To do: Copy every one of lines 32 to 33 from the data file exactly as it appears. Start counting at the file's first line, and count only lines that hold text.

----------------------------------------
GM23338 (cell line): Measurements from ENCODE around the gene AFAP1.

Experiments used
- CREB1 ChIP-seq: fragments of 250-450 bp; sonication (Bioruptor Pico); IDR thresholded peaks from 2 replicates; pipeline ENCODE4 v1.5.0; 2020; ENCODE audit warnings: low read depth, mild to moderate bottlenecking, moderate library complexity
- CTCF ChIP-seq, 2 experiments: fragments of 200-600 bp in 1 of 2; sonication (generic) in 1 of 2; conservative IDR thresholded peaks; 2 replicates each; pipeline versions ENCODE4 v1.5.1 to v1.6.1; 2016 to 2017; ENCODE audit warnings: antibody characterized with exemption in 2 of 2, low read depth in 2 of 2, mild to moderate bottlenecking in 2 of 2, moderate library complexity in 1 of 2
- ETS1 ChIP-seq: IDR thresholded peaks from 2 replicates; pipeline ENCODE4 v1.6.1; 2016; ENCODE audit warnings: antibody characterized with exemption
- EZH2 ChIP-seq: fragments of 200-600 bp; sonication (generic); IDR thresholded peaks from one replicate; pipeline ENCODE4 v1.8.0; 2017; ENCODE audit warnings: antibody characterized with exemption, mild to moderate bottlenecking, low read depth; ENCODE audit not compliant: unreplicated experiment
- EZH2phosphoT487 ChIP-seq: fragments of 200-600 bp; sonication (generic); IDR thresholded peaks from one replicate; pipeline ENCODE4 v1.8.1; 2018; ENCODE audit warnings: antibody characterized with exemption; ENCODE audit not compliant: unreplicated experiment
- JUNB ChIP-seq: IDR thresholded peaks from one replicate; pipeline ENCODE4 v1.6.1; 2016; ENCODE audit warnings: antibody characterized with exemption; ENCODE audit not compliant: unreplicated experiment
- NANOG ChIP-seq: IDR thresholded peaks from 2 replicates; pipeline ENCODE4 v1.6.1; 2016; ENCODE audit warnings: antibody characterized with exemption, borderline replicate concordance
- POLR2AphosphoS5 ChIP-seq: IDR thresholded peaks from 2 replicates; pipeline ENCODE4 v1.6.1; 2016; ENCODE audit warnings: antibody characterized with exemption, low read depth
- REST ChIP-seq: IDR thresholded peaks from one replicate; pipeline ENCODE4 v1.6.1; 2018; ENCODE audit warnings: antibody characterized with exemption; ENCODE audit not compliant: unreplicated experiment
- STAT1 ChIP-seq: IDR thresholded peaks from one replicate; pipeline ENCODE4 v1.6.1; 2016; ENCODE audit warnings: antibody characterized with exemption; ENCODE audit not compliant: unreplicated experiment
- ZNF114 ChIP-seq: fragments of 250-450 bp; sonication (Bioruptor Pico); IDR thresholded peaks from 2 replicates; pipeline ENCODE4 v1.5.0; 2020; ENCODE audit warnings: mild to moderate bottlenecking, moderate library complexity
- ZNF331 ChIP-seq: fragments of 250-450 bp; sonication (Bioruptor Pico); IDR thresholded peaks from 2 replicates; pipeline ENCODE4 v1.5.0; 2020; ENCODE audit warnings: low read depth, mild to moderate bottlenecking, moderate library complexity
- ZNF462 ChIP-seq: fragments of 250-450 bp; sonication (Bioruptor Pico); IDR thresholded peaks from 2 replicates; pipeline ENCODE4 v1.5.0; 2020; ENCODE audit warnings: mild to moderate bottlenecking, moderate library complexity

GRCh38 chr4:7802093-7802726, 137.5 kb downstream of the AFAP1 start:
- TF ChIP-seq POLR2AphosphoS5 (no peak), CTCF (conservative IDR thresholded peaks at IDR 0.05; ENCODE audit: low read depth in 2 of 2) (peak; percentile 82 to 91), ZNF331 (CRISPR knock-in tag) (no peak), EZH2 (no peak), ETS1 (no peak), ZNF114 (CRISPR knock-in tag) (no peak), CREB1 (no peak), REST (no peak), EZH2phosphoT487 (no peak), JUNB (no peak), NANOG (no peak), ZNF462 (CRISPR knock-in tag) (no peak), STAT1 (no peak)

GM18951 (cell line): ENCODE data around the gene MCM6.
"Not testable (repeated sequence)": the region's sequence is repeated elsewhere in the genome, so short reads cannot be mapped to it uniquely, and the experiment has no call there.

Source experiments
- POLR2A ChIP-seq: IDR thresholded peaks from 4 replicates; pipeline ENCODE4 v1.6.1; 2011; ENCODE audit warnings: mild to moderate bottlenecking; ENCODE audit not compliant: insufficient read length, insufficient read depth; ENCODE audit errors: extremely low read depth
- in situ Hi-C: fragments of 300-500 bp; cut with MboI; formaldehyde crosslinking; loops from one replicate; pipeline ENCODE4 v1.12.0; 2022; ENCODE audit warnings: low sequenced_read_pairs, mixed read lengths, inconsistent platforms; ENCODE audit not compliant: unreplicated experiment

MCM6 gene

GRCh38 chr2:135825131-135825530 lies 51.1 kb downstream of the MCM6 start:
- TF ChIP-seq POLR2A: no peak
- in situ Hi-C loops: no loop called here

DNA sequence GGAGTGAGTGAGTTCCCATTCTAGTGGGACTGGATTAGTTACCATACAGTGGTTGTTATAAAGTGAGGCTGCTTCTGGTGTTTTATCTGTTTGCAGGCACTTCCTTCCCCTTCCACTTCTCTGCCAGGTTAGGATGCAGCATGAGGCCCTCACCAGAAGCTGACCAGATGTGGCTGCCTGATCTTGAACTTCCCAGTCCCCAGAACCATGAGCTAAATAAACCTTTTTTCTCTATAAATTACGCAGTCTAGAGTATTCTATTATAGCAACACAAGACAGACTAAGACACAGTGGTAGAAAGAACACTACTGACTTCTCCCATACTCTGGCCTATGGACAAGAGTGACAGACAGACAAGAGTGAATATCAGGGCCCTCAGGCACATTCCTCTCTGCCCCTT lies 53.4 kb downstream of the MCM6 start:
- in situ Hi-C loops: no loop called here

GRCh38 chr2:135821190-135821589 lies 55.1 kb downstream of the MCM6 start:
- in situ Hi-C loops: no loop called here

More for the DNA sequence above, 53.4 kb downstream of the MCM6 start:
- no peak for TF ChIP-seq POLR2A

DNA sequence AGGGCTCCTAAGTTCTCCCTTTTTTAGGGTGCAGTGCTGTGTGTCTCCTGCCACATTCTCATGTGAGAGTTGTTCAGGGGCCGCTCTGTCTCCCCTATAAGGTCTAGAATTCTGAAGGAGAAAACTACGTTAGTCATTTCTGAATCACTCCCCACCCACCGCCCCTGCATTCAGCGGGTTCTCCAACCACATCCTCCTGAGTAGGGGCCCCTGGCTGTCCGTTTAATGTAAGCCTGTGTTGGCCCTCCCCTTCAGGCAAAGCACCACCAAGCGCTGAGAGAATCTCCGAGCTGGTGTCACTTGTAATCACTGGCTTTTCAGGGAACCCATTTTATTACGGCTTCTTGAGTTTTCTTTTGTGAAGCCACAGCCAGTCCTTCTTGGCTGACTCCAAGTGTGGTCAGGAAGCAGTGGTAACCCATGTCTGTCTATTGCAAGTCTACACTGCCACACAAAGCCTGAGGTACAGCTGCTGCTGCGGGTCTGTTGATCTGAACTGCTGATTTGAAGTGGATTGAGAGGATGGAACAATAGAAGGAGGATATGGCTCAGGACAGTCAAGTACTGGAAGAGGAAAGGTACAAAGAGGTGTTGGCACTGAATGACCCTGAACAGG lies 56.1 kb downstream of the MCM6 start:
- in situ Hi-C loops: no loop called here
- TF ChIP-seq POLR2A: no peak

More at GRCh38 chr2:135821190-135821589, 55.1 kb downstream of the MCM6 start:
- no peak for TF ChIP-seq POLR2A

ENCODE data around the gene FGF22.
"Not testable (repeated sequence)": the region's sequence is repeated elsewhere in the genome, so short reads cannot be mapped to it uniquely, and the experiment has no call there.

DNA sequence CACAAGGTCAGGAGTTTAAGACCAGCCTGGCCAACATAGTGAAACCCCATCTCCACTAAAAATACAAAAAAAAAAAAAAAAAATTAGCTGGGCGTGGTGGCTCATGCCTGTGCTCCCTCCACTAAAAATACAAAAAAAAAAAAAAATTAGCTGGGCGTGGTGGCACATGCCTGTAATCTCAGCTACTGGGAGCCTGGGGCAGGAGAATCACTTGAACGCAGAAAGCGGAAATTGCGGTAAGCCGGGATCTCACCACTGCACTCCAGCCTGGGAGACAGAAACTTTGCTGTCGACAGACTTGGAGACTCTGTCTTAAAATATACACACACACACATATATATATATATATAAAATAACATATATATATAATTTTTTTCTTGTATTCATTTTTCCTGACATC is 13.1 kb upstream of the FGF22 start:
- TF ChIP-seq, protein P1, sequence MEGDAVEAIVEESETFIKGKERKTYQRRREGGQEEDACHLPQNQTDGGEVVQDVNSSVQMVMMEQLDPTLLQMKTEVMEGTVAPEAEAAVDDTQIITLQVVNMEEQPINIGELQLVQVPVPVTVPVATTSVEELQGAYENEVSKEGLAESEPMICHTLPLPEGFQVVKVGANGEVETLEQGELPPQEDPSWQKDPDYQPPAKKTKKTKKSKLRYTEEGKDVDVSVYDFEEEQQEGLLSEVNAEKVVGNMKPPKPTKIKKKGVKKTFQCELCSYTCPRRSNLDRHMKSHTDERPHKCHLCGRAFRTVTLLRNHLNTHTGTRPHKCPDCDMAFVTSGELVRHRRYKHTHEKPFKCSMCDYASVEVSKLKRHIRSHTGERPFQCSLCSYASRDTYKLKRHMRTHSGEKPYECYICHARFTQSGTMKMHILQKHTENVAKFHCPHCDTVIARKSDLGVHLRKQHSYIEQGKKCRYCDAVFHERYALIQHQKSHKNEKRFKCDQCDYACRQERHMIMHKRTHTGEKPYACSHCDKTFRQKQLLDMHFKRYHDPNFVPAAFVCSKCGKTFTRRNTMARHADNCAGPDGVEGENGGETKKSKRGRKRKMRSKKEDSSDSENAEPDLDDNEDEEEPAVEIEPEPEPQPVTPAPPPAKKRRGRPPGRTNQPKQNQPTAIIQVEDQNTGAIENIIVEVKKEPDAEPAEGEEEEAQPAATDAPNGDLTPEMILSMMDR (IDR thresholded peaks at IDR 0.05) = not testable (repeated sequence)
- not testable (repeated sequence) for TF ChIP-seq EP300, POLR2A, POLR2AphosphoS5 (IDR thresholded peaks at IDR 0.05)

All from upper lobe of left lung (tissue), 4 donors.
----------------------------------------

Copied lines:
- no peak for TF ChIP-seq POLR2A

DNA sequence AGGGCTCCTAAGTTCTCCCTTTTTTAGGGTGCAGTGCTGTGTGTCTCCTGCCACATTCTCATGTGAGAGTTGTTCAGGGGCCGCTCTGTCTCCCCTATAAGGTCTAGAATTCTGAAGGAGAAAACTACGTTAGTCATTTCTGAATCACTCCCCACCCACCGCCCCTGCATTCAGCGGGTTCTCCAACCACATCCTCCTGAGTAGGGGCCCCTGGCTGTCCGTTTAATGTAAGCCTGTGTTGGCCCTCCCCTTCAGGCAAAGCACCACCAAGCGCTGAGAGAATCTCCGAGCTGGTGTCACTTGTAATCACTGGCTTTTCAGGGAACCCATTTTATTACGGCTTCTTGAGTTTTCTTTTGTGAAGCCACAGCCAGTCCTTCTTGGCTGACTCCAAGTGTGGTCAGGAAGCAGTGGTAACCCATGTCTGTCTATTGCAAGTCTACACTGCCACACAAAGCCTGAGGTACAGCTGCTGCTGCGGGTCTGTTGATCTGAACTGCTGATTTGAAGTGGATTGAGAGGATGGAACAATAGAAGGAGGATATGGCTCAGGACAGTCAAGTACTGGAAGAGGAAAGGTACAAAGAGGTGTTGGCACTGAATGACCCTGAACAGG lies 56.1 kb downstream of the MCM6 start: